One of those “oh you simply must!” places near Legazpi are the Cagsawa Ruins. Cagsawa was a town from 1587 but Mayon gave no fucks about that and on the 1st February 1814 she erupted and rained rocks and sand down on the town. The township was moved to Daraga, and Cagsawa deteriorated until the site was cleared up to be used as a tourist attraction. All that remains is the church bell tower and a bit of rubble next to it that used to be the rest of the church. It’s very striking and it’s basically the rules to come here and get a photo of the belltower with Mt Mayon in the background.
We wanted to get down early so we could see it before it was too full of tourists. It was 5.30am when we dragged ourselves out of bed which was made that little bit more painful given that we’d discovered Emperador brandy the previous night. God that stuff is good. Breakfast was a lot less starey this morning, some manner of sausage silog thing, though even I who generally wakes up ravenous enough to start chewing the heads off scabby dogs finds eating difficult at that hour, even if parts of my food aren’t watching me eat.
As with everywhere around here it’s a piece of piss to get here, just jump on a jeepney bound for Polangui and tell the driver you want to go to Cagsawa. If you’re as white as we are he’ll probably take one look at your sweaty face and guess where you want to get off anyway. Another great thing about the jeepneys here is the fact you’ll never get ripped off, fares are set and you’ll never pay more than the locals do. The driver let us off at the junction for Cagsawa and we walked the rest of the way, it’s not far, but you have to run a gauntlet of blokes trying to get you to go on an ATV tour.
I’m not even shitting you, they congregate around the junction, they accost you as you walk past the many ATV outfits, they’re even loitering around the ruins clutching laminated sheets detailing routes and prices. It’s like a really shit zombie movie, except they’re not zombies. they’re humans, and they lumber after you from all angles wailing, “Ayyyy teeeee veeeeee” and you do everything you can to avoid them. Short of decapitating them with a chainsaw of course. Thing is, was wanted to go on an ATV tour, it was another reason we got down here early, but we didn’t want to be hounded into it.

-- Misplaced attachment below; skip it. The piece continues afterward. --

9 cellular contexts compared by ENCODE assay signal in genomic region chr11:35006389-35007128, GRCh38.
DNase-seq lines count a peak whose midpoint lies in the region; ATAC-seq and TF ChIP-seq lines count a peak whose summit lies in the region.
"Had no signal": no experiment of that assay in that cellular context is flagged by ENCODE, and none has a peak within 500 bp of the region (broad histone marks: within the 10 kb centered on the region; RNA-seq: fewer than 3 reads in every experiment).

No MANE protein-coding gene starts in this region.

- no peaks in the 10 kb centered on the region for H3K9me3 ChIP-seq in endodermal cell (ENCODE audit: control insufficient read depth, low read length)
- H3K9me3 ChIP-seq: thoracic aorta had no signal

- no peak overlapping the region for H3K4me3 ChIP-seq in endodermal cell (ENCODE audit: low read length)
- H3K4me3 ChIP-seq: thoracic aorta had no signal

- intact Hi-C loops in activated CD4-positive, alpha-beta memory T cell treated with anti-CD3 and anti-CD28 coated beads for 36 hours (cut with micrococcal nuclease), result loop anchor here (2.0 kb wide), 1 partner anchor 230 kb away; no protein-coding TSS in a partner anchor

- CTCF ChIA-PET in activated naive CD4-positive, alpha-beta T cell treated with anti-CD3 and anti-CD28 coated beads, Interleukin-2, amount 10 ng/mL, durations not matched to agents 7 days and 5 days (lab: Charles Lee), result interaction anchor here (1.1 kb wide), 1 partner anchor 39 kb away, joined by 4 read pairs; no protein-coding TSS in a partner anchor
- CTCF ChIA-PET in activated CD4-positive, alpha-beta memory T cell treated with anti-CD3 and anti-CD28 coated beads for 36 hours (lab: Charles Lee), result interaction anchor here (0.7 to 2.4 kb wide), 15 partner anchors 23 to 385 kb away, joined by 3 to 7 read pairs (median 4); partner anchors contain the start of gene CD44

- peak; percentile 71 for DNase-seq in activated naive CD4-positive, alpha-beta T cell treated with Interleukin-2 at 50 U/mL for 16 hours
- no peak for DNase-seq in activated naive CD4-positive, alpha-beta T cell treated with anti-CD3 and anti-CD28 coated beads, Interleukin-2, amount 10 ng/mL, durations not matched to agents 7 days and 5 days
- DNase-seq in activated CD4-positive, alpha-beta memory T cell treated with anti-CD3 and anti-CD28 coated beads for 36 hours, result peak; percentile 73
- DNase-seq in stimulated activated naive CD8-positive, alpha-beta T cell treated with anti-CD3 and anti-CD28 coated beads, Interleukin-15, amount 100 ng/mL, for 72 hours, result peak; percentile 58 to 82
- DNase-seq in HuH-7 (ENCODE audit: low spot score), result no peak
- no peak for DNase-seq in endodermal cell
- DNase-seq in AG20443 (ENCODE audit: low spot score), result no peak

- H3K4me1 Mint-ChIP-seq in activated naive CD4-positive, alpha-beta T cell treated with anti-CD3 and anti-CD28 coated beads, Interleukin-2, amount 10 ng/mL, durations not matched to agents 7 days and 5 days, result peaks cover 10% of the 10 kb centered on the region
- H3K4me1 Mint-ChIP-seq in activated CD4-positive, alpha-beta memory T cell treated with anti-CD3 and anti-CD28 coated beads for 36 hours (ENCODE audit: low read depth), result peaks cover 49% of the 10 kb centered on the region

We messed around the ruins for a bit taking photos any hardened tourist would be proud of before going in search of the least annoying ATV operator which turned out to be Bicol Adventure ATV who proudly displayed a sign saying that they would not entertain “fixers”, which is basically a tout. These guys were adamant they didn’t use them. We were more than a little bit flustered and ready to start biting the heads off the next person to thrust a laminated price list in front of us. Figuratively. For now.
We wandered into Bicol Adventure ATV, were calmly greeted by lovely, non-pushy humans and options with prices were explained to us. At this point we didn’t know if was wanted the green lava tour or the slightly more expensive black lava tour, but as much as I really really wanted to see the black lava they told us that the majority of that route was on roads through the barangays whereas the green lava tour was more off-road. Go on then, let’s do that.
Green lava just means it’s covered in grass, it’s indistinguishable from a field, we’d be doing this for the joy of playing on an ATV at the foot of an active volcano. Or at least I would be anyway, Tarrant hated every fucking minute of it, bless her. I had a great time. After a few laps on the tiny practice track which pretty much readies you for two tenths of fuck all we were off, the guide then Tarrant then me. There were muddy trails and river crossings and our man knew how to take a photo. I noticed Tarrant kept veering to the left though, I wondered if her machine was faulty.
When we eventually got to where we were going I offered to swap with her and after we’d chilled for a bit with perfect, breathtaking views of Mt Mayon we headed back down. Nope, it wasn’t her machine, she proved this as she plowed her new ATV into the bushes. Twice. I managed to stop laughing for long enough to take photos. But what her original machine was lacking was a front brake. Our guide swapped with me so we both at least had fully functioning ATVs. Shame about the riders.
This was silly amounts of fun and I do recommend you do it but it might be an idea to properly check your brakes are working before heading out and if you’re not feeling confident after your brief jaunt around the practice track, just tell them. As we cleaned up with wet wipes one of the staff members, Rowel, sat with us and showed us photos of a few local attractions and said he’d take us to see them the next day. ₱1400 for both of us including guide, fuel and scooter hire. Do you know how difficult it is to hire a fucking scooter in Legazpi? It’d be easier to build your own from elastic bands and fairy liquid bottles. We’d asked everywhere; at the hostel, at the cafe at Mt Ligñon, even here at the ATV centre. It either wasn’t possible or it was stupidly expensive, possibly because it’d just be some dude lending you his bike rather than it being an actual scooter rental place.
So there was no way we could rent a bike and go off on our own brandishing Maps.ME, even if we could find these places. Plus it’d be nice to have a guide. We told him we’d think about it, Tarrant was still traumatised and needed brandy therapy. We took his number and headed back home via Daraga church where the lapsed Catholic in Tarrant probably prayed for her soul. Fuck it though. Why not eh? We’re on holiday. I sent Rowel a text and he agreed to meet us at 7am at Bicol Adventure ATV.